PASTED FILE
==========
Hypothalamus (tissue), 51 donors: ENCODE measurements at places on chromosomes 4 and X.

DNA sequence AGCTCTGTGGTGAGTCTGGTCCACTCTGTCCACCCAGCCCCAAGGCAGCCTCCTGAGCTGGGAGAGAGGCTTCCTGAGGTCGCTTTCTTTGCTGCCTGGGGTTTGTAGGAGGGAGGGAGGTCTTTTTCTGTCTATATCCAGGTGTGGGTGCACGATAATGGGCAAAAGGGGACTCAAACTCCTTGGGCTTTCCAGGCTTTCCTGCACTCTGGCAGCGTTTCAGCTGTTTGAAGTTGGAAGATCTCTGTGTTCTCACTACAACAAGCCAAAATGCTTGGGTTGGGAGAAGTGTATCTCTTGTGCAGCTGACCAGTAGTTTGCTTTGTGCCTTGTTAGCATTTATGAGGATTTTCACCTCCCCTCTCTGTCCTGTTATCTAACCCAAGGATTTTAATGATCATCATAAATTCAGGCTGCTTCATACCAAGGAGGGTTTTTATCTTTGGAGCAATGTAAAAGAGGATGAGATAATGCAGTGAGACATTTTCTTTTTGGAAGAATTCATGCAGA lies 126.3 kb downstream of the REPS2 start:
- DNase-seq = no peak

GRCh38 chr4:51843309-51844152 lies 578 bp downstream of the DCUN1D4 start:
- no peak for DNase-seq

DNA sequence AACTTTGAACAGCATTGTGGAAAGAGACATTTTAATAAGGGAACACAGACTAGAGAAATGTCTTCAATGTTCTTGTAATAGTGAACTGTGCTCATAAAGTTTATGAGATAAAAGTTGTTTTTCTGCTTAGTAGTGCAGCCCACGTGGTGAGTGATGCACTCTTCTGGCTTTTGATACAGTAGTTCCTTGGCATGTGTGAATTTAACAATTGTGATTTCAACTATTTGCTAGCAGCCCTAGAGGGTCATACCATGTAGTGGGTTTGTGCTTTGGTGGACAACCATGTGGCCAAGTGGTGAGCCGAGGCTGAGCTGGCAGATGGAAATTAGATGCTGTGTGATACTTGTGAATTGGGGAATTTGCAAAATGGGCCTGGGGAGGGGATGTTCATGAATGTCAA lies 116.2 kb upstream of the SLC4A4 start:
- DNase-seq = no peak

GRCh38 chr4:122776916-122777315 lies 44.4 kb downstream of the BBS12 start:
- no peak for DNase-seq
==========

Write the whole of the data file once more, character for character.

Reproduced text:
Hypothalamus (tissue), 51 donors: ENCODE measurements at places on chromosomes 4 and X.

DNA sequence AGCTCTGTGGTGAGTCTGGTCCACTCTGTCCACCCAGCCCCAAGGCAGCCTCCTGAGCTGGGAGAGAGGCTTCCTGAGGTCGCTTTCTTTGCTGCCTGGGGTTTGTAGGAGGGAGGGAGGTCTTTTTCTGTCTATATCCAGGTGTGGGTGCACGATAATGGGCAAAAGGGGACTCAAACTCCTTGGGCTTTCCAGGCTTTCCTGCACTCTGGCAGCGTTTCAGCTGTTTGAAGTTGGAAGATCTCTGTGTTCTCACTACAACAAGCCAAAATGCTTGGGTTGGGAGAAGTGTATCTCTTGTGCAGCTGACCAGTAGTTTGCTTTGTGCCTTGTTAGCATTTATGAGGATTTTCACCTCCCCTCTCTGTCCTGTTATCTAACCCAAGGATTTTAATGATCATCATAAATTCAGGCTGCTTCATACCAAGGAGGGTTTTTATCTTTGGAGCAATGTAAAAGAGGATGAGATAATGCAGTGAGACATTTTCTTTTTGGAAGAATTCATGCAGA lies 126.3 kb downstream of the REPS2 start:
- DNase-seq = no peak

GRCh38 chr4:51843309-51844152 lies 578 bp downstream of the DCUN1D4 start:
- no peak for DNase-seq

DNA sequence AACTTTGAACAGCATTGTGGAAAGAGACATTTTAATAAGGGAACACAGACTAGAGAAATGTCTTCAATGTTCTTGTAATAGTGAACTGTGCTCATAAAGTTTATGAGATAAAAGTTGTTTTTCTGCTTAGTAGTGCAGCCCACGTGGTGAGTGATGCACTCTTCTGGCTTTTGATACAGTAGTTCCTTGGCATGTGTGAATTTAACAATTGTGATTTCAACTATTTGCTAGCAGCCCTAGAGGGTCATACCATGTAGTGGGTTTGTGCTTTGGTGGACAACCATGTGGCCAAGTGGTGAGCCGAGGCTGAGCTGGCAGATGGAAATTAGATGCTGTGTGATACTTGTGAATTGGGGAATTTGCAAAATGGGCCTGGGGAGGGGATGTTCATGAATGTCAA lies 116.2 kb upstream of the SLC4A4 start:
- DNase-seq = no peak

GRCh38 chr4:122776916-122777315 lies 44.4 kb downstream of the BBS12 start:
- no peak for DNase-seq